29 September 2021-20 March 2022
Weston Library, Bodleian Libraries, Oxford
Free admission, no booking required
In 1621 Robert Burton, an Oxford scholar, published the first edition of his encyclopaedic book, The Anatomy of Melancholy. Four hundred years later, the Bodleian Libraries are hosting an exhibition (Melancholy: A New Anatomy) which draws parallels between Burton’s holistic recommendations for cures and contemporary research into mental wellbeing, comparing 17th-century ideas of the causes and treatment of melancholy with modern remedies for what we would now call depression.
Curated by a diverse group of academics from the University of Oxford’s Departments of Psychiatry, English and Clinical Neurosciences, the exhibition shows how Burton’s Anatomy anticipated contemporary research into the role of diet, sleep, faith, exercise, and the concept of greenspace in mental health. Burton was himself a melancholic, who used reading, research, and the writing of his book as a soothing distraction, long before our modern interest in bibliotherapy (therapeutic reading) and scriptotherapy (therapeutic writing). These two concepts are explored in the exhibition through treasures from the Bodleian’s collections, including a well-worn and bloodied copy of the Pickwick Papers in Russian, which offered comfort to a soldier in the Crimean War; the first issue of The Hydra magazine, written by, and for, the patients of Craiglockhart War Hospital, notably including Wilfred Owen and Siegfried Sassoon; and the 1822 Journal of Sorrow by Mary Shelley.
Burton’s Anatomy was hugely successful, receiving five revised editions in the seventeenth century, and read for pleasure and comfort ever since. Highlights in the exhibition include a 5th edition of The Anatomy of Melancholy (published in 1638), the beautifully illustrated 17th-century Tradescants’ Orchard focusing on garden fruits, and a complete 18th-century manuscript of the Al-Sahifa al-Sajjadiyya, a Shia Muslim text describing the relationship between man and God.
At this time of increasingly pressured and isolated lives, when our mental health faces many challenges, Melancholy: A New Anatomy uses objects from the Bodleian Libraries to highlight common experiences and connections over four centuries. Visitors to the exhibition may be surprised to see the similarities between Burton’s suggestions to eat good food and exercise, to laugh, read, and spend time with friends, and the remedies at the forefront of mental health research today.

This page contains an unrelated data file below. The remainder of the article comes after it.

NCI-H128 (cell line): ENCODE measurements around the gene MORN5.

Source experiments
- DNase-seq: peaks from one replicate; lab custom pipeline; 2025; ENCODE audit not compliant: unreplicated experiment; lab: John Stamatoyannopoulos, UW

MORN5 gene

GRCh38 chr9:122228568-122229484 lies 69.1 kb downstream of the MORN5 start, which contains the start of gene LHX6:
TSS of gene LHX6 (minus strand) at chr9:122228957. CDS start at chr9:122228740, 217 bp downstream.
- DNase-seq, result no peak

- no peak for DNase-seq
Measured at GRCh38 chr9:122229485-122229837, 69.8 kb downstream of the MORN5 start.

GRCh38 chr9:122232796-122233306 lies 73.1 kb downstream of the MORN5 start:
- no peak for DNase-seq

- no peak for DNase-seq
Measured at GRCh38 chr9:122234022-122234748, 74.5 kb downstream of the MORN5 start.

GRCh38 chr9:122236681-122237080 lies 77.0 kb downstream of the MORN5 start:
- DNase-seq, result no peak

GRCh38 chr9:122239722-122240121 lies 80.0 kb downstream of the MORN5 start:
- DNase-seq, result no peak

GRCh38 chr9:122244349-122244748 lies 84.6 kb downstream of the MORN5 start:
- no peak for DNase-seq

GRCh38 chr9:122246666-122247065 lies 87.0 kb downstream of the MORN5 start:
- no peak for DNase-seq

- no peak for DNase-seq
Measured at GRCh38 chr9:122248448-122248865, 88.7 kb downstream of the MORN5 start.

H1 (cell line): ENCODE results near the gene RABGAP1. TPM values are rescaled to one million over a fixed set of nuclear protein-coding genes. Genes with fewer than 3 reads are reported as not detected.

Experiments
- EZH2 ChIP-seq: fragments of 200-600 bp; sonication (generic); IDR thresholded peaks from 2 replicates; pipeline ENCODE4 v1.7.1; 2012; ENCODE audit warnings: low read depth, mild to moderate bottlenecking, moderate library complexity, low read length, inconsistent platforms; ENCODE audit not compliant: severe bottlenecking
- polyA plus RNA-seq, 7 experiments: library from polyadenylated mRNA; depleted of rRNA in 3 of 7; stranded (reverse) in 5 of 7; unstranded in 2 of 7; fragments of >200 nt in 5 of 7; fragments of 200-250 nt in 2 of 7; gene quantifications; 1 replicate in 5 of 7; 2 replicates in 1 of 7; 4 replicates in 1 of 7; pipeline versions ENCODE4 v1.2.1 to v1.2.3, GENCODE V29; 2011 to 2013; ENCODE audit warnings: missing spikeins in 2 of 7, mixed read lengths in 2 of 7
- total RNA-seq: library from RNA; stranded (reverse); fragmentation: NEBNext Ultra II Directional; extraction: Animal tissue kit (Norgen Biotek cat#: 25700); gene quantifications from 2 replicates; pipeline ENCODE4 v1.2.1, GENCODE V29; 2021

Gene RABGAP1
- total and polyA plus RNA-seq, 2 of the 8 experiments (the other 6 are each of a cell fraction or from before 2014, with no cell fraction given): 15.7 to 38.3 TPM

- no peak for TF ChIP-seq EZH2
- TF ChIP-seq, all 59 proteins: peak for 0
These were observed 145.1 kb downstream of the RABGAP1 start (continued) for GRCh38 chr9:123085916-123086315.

Lead Curator and Head of the Department of Psychiatry, University of Oxford, Professor John Geddes said:
When I moved to Sheffield to do my initial training in Psychiatry, I discovered a three-volume, 19th-century copy of The Anatomy of Melancholy in a secondhand bookshop. It's been with me ever since. I continually refer to it because it draws upon Burton’s in-depth and personal experience of melancholy and takes a very broad approach to melancholy, which we might now call depression.
This exhibition, focusing on the broad range of early modern approaches, therapies and treatments for melancholy, also shows surprising similarities with modern approaches. The nature of - and evidence-base for - modern therapies may have changed, but they often bear a remarkable resemblance to those first suggested by Robert Burton 400 years ago: from the suggestion to 'be not solitary, be not idle' to looking for 'Mirth and merry Company'. We can still learn a lot from reading Burton.
Richard Ovenden OBE, Bodley’s Librarian at the Bodleian Libraries, said:
With all the challenges facing our mental health at this present time, Melancholy: A New Anatomy provides a unique perspective on the importance of caring for ourselves, highlighting simple approaches to improving our mental health. Laid out four centuries ago by Robert Burton, an early user of the Bodleian Library, these ideas have been reconsidered by Oxford’s leading researchers and revealed to have striking parallels with our modern lives. I hope the exhibition will help visitors find new insights into this crucial topic, and to feel a connection to others sharing the same issues.